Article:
We know that the official White House policy on its Supreme Court nominee is to have him answer as few questions on specific issues as possible, and to reject any disclosure of documents
from a large portion of his working life, his time in the solicitor general's office under the first President Bush. We heard all over the Sunday talk shows that such disclosure would violate "attorney-client privilege," despite the fact that Judge Rehnquist gave up exactly such papers when nominated for Chief Justice in 1986.
And that will be a battle played out more over the rights of the legislative branch versus the executive (and the judiciary, in a way). But the drips and drabs of information that we are learning about Judge John G. Roberts are pretty unusual. For one, he seems to have forgotten several years of his professional life, including his membership in the Federalist Society
, pretty much a must-join for conservative lawyers.WASHINGTON (AP) -- Supreme Court nominee John Roberts declined Monday to say why he was listed in a leadership directory of the Federalist Society and the White House said he has no recollection of belonging to the conservative group.
The Washington Post reported Monday that it had obtained from a liberal group a 1997-98 Federalist Society leadership directory listing Roberts, then a partner in a private law firm, as being a steering committee member in the group's Washington chapter.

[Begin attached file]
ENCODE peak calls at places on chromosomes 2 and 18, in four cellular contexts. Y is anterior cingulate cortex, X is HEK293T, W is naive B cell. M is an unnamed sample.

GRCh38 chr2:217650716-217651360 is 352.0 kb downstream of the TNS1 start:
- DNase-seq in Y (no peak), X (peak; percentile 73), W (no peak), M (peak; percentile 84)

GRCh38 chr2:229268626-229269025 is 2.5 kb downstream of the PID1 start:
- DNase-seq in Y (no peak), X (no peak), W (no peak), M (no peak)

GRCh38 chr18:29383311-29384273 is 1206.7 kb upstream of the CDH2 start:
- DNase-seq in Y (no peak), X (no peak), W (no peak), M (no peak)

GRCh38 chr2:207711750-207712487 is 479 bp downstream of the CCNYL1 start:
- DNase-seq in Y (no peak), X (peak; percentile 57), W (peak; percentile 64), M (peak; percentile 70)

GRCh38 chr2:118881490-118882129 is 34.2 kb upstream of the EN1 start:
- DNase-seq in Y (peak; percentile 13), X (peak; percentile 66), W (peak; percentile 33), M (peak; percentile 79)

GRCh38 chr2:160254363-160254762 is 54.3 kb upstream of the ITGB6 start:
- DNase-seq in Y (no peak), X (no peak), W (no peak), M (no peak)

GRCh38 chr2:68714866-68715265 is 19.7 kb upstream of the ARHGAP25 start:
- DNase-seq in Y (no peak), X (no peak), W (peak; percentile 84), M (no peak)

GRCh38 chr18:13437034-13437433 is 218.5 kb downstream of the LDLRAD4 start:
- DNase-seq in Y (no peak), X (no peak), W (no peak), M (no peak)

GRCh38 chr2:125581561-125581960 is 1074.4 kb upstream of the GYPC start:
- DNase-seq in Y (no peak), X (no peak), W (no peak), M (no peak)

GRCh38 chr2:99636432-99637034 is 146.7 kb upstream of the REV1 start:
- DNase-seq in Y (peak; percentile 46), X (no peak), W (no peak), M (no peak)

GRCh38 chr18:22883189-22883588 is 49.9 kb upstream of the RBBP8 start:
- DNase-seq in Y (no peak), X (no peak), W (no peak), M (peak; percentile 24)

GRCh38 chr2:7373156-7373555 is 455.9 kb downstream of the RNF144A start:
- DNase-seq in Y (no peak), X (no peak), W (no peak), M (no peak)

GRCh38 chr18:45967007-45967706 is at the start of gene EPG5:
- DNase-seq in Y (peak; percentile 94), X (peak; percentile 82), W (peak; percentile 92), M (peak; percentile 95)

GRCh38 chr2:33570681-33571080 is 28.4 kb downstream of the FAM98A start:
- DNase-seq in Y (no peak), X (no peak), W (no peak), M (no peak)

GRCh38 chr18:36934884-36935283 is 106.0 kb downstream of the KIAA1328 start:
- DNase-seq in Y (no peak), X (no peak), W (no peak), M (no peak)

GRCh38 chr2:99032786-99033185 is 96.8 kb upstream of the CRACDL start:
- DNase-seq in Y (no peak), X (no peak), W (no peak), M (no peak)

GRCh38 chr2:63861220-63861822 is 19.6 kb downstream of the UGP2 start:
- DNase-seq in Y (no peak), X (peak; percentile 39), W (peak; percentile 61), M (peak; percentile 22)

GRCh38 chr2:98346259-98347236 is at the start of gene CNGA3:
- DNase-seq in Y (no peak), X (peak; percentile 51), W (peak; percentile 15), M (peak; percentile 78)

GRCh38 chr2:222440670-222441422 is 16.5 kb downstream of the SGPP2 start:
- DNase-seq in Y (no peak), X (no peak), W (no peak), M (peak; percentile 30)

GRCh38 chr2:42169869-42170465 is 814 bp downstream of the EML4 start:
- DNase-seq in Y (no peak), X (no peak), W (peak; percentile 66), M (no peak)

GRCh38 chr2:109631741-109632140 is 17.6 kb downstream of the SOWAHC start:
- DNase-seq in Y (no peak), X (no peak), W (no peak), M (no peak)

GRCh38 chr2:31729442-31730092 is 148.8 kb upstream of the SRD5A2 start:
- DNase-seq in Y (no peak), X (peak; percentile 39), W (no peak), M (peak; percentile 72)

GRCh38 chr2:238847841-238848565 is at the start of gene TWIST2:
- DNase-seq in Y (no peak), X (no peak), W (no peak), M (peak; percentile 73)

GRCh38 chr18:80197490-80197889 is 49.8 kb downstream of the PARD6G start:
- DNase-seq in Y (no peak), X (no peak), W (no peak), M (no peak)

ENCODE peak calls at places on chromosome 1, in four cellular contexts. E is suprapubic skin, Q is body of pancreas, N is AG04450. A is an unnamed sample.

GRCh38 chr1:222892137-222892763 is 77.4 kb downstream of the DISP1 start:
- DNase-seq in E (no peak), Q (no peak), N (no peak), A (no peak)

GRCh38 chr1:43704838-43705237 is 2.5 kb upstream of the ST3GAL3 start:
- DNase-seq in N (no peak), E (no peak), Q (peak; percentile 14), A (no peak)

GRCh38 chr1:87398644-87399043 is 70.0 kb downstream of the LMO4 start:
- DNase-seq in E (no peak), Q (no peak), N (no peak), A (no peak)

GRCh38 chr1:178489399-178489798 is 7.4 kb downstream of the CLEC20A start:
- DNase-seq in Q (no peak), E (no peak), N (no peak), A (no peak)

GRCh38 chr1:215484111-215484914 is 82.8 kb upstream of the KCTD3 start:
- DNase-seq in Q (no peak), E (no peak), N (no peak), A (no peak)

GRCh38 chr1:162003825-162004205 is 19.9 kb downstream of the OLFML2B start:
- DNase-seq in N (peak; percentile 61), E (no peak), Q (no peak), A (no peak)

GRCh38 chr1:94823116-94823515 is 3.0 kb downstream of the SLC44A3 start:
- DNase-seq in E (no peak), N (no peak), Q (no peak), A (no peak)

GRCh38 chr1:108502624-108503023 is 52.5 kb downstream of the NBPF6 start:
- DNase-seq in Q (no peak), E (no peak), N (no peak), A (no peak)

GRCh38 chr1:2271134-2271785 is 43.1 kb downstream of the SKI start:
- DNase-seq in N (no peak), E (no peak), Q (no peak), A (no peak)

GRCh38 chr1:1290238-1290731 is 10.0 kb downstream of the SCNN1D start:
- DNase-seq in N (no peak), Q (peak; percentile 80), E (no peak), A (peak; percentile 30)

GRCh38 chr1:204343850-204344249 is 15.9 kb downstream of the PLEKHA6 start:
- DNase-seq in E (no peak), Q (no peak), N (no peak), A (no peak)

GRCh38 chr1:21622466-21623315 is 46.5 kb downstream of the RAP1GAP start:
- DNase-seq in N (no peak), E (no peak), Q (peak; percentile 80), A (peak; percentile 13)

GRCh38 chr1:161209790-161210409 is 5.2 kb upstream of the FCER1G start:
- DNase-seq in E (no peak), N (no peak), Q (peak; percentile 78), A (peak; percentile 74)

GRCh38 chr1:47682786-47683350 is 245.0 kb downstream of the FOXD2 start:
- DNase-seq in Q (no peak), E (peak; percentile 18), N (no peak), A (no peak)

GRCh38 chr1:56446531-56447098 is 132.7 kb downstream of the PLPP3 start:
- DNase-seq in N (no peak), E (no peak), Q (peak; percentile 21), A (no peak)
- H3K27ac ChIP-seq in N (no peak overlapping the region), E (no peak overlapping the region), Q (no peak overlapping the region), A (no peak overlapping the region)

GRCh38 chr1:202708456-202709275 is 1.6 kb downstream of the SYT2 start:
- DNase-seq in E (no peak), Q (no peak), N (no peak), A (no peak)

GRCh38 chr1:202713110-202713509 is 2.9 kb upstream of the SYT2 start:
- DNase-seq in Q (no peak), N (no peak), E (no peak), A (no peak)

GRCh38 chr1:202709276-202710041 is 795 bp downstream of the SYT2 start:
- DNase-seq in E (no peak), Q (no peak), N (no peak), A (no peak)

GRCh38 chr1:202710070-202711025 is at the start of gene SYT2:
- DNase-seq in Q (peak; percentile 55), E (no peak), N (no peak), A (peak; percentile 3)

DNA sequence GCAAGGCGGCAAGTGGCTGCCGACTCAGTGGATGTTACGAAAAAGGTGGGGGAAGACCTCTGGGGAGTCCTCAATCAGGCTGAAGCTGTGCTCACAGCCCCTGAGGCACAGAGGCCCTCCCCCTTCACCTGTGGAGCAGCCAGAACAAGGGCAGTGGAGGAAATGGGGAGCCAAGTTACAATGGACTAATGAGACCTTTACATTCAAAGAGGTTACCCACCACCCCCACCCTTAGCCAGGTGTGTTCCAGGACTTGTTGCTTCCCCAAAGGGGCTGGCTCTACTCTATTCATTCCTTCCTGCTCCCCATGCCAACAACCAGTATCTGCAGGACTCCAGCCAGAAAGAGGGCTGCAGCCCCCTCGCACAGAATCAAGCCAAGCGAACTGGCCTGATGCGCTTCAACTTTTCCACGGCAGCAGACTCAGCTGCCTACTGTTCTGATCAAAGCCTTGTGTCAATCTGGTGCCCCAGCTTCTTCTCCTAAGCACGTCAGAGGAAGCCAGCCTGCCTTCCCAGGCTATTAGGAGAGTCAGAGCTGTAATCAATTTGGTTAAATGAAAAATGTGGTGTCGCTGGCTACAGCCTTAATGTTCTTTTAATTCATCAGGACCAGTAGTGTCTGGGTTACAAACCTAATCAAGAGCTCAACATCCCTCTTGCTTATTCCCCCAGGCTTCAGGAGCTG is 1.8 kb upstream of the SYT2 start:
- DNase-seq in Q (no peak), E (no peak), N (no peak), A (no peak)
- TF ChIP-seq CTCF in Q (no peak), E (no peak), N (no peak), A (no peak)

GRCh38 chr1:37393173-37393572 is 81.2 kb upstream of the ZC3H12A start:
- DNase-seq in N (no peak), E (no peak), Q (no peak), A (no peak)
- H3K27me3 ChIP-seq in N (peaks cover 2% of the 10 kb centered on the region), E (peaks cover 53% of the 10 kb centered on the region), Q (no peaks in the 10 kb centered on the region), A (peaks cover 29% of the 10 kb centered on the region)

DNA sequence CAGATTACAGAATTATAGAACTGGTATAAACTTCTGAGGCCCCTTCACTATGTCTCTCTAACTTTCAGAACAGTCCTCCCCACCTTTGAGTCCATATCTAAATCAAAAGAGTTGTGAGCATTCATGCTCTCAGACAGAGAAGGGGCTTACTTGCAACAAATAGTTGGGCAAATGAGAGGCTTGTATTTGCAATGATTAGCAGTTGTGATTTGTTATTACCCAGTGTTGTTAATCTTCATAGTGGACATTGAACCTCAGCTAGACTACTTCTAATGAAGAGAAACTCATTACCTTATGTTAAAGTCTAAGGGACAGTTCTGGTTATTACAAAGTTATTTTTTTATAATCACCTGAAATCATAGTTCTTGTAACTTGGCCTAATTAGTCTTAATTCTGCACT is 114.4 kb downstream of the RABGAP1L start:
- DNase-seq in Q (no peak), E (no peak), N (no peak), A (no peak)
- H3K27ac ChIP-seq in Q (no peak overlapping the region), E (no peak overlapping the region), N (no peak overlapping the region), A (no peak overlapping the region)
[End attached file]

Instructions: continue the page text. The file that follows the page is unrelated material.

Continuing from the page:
Roberts has acknowledged participating in Federal Society events and giving speeches for the organization.
But on Monday, presidential press secretary Scott McClellan said, ''He doesn't recall ever paying dues or being a member.''
It's not that membership in the Federalist Society is an automatic disqualification from the federal bench any more than membership in the ACLU should be. It's that the dodge-and-duck strategy has now led to deliberately misleading the public. He doesn't recall being a member, yet he's on the steering committee? How lame an excuse is that?
And then there's this bit that, if true, is deeply disturbing:The exchange occurred during one of Roberts' informal discussions with senators last week. According to two people who attended the meeting, Roberts was asked by Sen. Richard Durbin (D-Ill.) what he would do if the law required a ruling that his church considers immoral. Roberts is a devout Catholic and is married to an ardent pro-life activist. The Catholic Church considers abortion to be a sin, and various church leaders have stated that government officials supporting abortion should be denied religious rites such as communion. (Pope Benedict XVI is often cited as holding this strict view of the merging of a person's faith and public duties).
Renowned for his unflappable style in oral argument, Roberts appeared nonplused and, according to sources in the meeting, answered after a long pause that he would probably have to recuse himself.
Good thing that no cases regarding religion (or values-based issues like abortion or gay rights or the death penalty) ever come up on the Supreme Court. Otherwise this guy would be sitting out for weeks at a time. Oh wait, looks like he will be.
This crosses dangerously into "unfit for confirmation" territory. Do we want to nominate a justice who's going to run away during some of the most contentious cases on the docket, leaving the possibility of a 4-4 tie in nearly all of them? Roberts has to explain and clarify that statement, and assure the county that he's able to do his job. Of course, he can always say that he can't recall ever talking to Durbin, I suppose.